Regent Hotel (original Kusabs house) north east corner Rangiuru/Pukaki streets, circa 1940,
Photographer unknown, Rotorua Museum Te Whare Taonga o Te Arawa (CP-2729) 

Unfortunately Lucy died in 1906. leaving two young boys, Roger and William (Billy). Andrew later remarried, Louisa Lillian Phipps who managed the tea rooms in the Government Gardens, and they had another son, Samuel. It was Andrew who built the Kusabs building on the corner of Tutanekai and Arawa Street. Andrew also owned a launch business, the Rotorua Oil Launch Company. 

Kusabs Building on corner of Tutanekai and Arawa Streets

Photo of launch on Lake Rotorua early 1900's, supplied by Andrew Kusabs

Charles Kusabs married Cora Amelia Penn, and they had one son. After Cora died, Charles married a widow, Mrs Dorothea Nairn (where Nairn Street comes from). Charles moved into the car business. He ran tours, taking tourists around the Hot Lakes district and also owned a garage. His son Arthur was one of his drivers and eventually took over the business. Charles was also responsible for building the beautiful house at the top of Fenton Street. His love of golf drove him to be involved in the establishment of the Golf Course, where he was practicing on the day he died. 

Charles Kusabs, wife Cora and son Prentice in car outside their house, south east
corner Fenton and Meade streets, circa 1906, photographer unknown, Rotoura
Museum Te Whare Taonga o Te Arawa (CP-2729)

During 1918 Prentice Arthur trained as a pilot but he did not go overseas. He expanded the car tourism business to include buses running from Rotorua to Opotiki.  Arthur, went on to become the Mayor of Rotorua during the war years, 1942-43.

Arthur Kusabs and mates. Arthur sitting on left side of plane
Photograph supplied by Andrew Kusabs

Rotorua Borough Council, 1946, Panora Studio (Moore & Thompson), 
Rotorua Museum Te Whare Taonga o Te Arawa(OP-6426)

Thank you for reading this brief blog about an early Rotorua family. I hope you'll come into the library, and visit the 2nd floor where we have a display on the Kusabs family, including a family tree which I know is incomplete. However, family stories are always growing, often waiting for another member to provide a link.  We also hope you will be able to attend some of our Family History Events during the month of August.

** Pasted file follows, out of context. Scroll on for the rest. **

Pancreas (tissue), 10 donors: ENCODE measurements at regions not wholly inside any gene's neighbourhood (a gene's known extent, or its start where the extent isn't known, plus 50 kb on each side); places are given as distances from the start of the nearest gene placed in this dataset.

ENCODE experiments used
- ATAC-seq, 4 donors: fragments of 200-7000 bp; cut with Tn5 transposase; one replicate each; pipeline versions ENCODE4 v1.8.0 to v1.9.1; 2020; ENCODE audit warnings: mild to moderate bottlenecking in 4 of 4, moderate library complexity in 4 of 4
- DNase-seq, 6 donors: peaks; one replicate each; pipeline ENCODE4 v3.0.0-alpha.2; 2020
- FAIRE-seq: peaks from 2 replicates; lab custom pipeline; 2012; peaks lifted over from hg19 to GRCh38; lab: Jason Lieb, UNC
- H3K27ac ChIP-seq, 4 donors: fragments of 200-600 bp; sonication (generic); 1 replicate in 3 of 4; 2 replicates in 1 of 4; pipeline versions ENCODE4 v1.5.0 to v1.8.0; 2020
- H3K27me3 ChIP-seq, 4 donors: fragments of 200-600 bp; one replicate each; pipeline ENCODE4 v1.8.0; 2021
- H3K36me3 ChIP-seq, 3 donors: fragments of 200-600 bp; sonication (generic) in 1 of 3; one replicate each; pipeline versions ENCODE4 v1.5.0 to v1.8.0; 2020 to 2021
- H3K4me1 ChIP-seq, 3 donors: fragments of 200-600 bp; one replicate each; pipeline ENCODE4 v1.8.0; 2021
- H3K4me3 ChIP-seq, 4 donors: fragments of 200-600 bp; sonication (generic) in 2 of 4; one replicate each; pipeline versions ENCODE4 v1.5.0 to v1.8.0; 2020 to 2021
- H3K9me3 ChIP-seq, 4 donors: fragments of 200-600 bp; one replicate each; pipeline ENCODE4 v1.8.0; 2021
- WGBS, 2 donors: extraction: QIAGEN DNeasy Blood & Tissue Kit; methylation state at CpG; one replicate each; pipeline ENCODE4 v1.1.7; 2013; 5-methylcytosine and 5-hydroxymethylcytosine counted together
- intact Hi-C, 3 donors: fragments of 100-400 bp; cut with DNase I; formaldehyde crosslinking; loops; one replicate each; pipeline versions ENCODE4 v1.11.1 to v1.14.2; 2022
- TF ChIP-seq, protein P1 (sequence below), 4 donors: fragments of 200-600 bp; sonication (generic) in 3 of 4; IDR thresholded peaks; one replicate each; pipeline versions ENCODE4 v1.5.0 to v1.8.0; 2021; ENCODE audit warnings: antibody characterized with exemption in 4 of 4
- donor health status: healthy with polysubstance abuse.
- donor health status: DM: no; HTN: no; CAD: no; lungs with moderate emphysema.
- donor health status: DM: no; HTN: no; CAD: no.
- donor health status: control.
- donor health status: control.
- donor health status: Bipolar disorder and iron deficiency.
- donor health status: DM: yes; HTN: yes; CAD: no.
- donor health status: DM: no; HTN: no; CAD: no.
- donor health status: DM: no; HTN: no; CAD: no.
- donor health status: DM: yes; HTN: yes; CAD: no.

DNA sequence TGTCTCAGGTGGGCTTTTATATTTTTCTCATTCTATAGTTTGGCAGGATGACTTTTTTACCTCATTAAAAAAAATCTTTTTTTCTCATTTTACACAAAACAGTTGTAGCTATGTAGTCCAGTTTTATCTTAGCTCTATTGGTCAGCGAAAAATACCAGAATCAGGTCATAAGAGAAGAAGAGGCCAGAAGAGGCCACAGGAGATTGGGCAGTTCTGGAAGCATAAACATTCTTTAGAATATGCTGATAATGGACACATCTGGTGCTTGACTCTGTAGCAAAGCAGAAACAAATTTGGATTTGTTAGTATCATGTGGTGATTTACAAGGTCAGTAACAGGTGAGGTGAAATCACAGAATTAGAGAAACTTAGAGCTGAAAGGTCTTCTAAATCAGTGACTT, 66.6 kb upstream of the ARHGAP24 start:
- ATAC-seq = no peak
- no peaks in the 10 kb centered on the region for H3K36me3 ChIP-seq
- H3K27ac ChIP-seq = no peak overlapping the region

With thanks to Papers Past, Rotorua Museum Te Whare Taonga o Te Arawa, Peggy Allen, Bryon Somervel and the Don Stafford Collection. Many thanks to Andrew and Hazel Kusabs for sharing some family stories and photographs with me. 

Written by Trish

Friday, 3 July 2020

Norma Mae Evans: Through the Decades

Norma and Bob Evans: Early Settlers of Rotomahana

Norma, and her husband Bob, arrived in the Rotorua area in 1955, from Kurow, North Otago, where they settled on a farm in Rotomahana.  The farm was a returned servicemen’s settlement. In Norma’s own words “Everyone worked very hard, coped with the mud, the deficiencies and lived on £7 per week.” 

Each dairy unit consisted of about 120 acres and 60 cows, the units had a ‘part house’ a shed and a walk through cow shed.   Norma describes the ‘part house’ they arrived at, ‘they consisted of one large and one small bedroom, a living room, kitchen and a bathroom come wash-house”  The first thing they bought on arrival was a pair of gumboots for all six of them!
They were to farm there for 27 years. Husband, Bob, was a farmer when they married in 1946, but Norma was a town girl, she much adjusting to do!

:Rerewhakaaitu 21st Jubilee Committee, 12th July 1975. Page 14

In Norma’s book ‘Rotomahana: Returned Servicemen’s farm settlement 1953, 1954, 1955’ published 2012, she gives a history of the area both the physical and the community of people that formed those early years. There are photographs that show what they arrived to and how they developed the ‘farm’ and their family grew up. Norma also recalls the early days of the Rotomahana WDFF, in which she was an active member, and in the 1960s, president. 

During her time in the district Norma was also involved in other community events and organisations, these being: the Rerewhakaaitu Youth Club started by Norma and Triss Hill; the Co-ordination Committee where she persuaded the Education Department to provide educational ‘day classes’ for rural women out in the Rotomahana, Lake Okaro area; Norma was on school, hall and church committees;  Anti-Litter Committee; Civil Defence; Road Safety Committee; A&P Association and in the 1980s was a Lakes Inspector.  

From : Rotomahana: returned servicemen’s farm settlement, 1953, 1954, 1955.
Written by Norma Evans

In 1981 Norma and Bob restored the ‘Hickey’s Flat farm cottage’ it was a cottage constructed of Kauri, and nearly 70 years old. This cottage they donated to the Te Amorangi Museum c.1981 and thus Evansville came into being. Norma donated much of her collection of memorabilia and reminiscences to the Museum and formed a long relationship with the trust.
Sadly, Norma was to lose ‘her dear Bob’ in 1984.  Norma wrote his biography and published it in 1998.

Norma has documented her life and many life experiences in 3 books entitled “Oh dear me” and a biographical publication on her parents.  In 2012 she wrote ‘Rotomahana: returned servicemen’s farm settlement’ and in 2016 published Rotomahana mud: farming it, coping with it, living on it, 1955”

In 1988 Norma was awarded for “a lifetime’s commitment to people” by the Rotorua North Rotary Club. She received a Service Award, presented by Grahame Hall.